What a Cervical Intraepithelial Neoplasia Diagnosis Means

Cervical intraepithelial neoplasia (CIN), or cervical neoplasia, is a particular type of change in the cervix that may or may not be a precursor to cervical cancer. In fact, a cervical neoplasia diagnosis can apply to a wide range of changes to the cervix. These changes can range from self-resolving mild to moderate cervical dysplasia to the early stages of cervical cancer.

Doctor holding cervical smear equipment
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Defining Cervical Intraepithelial Neoplasia

Cervical intraepithelial neoplasia is abnormal cell growth within the layers of epithelial cells that cover the cervix.

  • This is a condition that can affect the uterine cervix.
  • The epithelium is a type of tissue that lines the organs of the body. Intraepithelial means "within the epithelium." The muscular structure of the cervix is covered with layers of several types of epithelial cells. It is these cells that are affected by cervical intraepithelial neoplasia.
  • Neoplasia refers to abnormal or uncontrolled cell growth.

The cervical neoplasia diagnosis is reserved for diagnosis by biopsy or colposcopy.

When diagnosed by Pap smear, cervical dysplasias are generally known as squamous intracellular lesions (SIL) instead of cervical interepithelial neoplasias. This is because Pap smears provide the examiner with loose cells.

In contrast, biopsies give healthcare providers the ability to perform a more accurate diagnosis.


Cervical neoplasias are diagnosed by biopsy and graded according to their severity as follows:

Grade  Definition
CIN I Mild dysplasia
CIN II Mild to moderate dysplasia
CIN III Severe dysplasia to cancer


People who are diagnosed with CIN I are generally not treated, as this type of cervical damage often heals without intervention. Instead, they are followed up closely by their healthcare provider. That may include more frequent Pap smears, HPV testing, or possibly colposcopy.

CIN I correlates with a low-grade squamous intraepithelial lesion (LSIL) diagnosis from a Pap smear.


CIN II and CIN III correspond to high-grade squamous intraepithelial lesion (HSIL), high-grade squamous intraepithelial lesion (ASC-H), atypical glandular cells (AGC), or carcinoma in situ Pap smear diagnoses.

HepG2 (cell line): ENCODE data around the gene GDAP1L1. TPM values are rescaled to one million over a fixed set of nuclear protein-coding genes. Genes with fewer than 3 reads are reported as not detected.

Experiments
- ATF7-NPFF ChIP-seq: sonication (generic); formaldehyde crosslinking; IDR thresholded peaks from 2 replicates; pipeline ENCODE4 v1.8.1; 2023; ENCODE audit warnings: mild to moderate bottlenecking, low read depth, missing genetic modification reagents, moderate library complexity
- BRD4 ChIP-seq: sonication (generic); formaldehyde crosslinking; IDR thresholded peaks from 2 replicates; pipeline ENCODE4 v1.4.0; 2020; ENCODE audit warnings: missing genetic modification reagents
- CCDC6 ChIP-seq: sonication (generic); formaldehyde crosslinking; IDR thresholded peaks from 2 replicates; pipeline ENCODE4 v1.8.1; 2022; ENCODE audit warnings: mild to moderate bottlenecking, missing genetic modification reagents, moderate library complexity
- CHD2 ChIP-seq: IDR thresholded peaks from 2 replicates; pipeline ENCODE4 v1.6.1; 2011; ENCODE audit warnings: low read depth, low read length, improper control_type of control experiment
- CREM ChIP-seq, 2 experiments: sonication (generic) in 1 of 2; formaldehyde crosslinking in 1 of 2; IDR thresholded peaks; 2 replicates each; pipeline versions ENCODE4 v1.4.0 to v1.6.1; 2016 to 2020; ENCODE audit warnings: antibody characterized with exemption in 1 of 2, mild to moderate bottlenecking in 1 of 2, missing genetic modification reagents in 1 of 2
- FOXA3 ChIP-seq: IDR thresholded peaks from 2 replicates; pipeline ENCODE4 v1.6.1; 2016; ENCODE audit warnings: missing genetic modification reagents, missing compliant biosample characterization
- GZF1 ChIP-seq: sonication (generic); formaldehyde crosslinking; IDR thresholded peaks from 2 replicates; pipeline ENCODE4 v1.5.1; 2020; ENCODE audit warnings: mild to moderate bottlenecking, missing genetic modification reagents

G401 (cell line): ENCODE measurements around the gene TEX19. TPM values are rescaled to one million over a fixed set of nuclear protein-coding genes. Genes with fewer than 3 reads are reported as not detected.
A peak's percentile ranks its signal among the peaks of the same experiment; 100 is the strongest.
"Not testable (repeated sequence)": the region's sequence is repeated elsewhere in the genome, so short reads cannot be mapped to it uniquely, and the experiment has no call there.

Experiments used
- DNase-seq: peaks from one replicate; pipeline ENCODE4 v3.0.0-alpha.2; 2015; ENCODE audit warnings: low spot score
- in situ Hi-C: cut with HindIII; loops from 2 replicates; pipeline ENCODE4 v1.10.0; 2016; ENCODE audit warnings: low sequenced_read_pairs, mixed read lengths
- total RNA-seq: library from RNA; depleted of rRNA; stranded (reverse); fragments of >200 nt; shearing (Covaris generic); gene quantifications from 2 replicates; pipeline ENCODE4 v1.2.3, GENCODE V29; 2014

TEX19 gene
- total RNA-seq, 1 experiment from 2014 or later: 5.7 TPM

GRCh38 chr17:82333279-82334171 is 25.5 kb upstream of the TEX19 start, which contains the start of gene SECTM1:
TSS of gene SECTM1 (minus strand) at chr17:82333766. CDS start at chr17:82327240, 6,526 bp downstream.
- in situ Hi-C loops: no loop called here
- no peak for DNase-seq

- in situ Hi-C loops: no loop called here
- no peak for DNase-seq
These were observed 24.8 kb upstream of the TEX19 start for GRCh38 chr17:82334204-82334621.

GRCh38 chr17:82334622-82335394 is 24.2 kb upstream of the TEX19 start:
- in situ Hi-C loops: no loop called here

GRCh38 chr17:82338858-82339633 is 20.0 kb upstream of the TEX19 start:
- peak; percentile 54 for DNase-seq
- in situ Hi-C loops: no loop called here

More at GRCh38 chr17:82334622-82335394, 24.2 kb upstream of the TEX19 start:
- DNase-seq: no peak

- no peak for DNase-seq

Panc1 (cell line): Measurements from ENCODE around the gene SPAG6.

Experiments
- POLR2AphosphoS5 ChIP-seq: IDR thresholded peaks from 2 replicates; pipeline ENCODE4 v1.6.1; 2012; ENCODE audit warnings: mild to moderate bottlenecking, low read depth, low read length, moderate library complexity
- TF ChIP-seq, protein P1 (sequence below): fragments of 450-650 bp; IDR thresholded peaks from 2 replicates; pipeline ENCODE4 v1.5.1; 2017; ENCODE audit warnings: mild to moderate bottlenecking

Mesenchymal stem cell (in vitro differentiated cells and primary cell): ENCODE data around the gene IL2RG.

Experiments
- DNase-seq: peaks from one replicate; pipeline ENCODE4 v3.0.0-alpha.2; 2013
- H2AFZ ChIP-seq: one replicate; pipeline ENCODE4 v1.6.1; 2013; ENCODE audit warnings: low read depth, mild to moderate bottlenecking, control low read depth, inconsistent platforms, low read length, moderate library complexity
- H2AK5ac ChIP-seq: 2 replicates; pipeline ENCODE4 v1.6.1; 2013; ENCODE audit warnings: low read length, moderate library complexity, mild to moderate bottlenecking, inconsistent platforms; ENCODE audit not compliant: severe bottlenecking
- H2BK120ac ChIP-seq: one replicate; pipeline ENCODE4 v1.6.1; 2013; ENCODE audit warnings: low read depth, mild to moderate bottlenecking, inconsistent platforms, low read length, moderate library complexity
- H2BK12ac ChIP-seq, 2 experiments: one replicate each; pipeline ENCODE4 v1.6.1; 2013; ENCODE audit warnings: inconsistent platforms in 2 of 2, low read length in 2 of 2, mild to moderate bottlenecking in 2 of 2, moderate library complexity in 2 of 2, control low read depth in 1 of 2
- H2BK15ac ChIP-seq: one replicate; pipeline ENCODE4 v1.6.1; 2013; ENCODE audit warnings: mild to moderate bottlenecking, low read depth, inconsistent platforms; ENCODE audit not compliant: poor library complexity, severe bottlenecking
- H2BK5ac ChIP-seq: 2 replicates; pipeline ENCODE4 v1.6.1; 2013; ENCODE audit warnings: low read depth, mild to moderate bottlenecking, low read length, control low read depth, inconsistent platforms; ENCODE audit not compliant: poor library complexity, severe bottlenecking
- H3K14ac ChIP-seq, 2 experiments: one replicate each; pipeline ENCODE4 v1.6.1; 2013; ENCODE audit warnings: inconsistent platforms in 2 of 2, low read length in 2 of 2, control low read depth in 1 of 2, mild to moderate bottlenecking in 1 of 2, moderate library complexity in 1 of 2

In contrast to CIN I patients, those with either of these two grades are almost always referred for treatment.

Treatment for moderate to severe cervical neoplasias involves the removal of the lesions, which can be done through:

Even after treatment to remove the lesion, individuals with high-grade cervical neoplasias remain at increased risk of developing cervical cancer in the future. They are generally advised to continue visiting their healthcare providers for more frequent follow-ups.

Does Cervical Neoplasia Mean Cancer?

Being diagnosed with cervical neoplasia does not mean you have cancer. It doesn't mean that you are going to get cancer. What it does mean is that if left untreated or if not followed properly, the risk of cervical cancer goes up. That is particularly true if you are diagnosed with CIN II or CIN III.

Your absolute cancer risk is still low after a CIN II or III diagnosis. However, your healthcare provider will probably recommend regular follow-up. That will help make sure they can catch cancer early if it does develop. Early diagnosis and treatment is a critical step in limiting mortality from cervical cancer.

6 Sources
Verywell Health uses only high-quality sources, including peer-reviewed studies, to support the facts within our articles. Read our editorial process to learn more about how we fact-check and keep our content accurate, reliable, and trustworthy.
  1. National Cancer Institute. Cervical Intraepithelial Neoplasia.

  2. Mello V, Sundstrom RK. Cervical Intraepithelial Neoplasia. In: StatPearls [Internet]. Treasure Island (FL): StatPearls Publishing.

  3. American Cancer Society. Tests for Cervical Cancer.

  4. Wright JD. Cervical intraepithelial neoplasia: Management.

  5. Waxman AG, Chelmow D, Darragh TM, et al. Revised terminology for cervical histopathology and its implications for management of high-grade squamous intraepithelial lesions of the cervixObstet Gynecol. 2012;120(6):1465-1471. doi:10.1097/aog.0b013e31827001d5

  6. Melnikow J, McGahan C, Sawaya GF, et al. Cervical intraepithelial neoplasia outcomes after treatment: long-term follow-up from the British Columbia Cohort StudyJ Natl Cancer Inst. 2009;101(10):721-728. doi:10.1093/jnci/djp089

Additional Reading

By Elizabeth Boskey, PhD
Elizabeth Boskey, PhD, MPH, CHES, is a social worker, adjunct lecturer, and expert writer in the field of sexually transmitted diseases.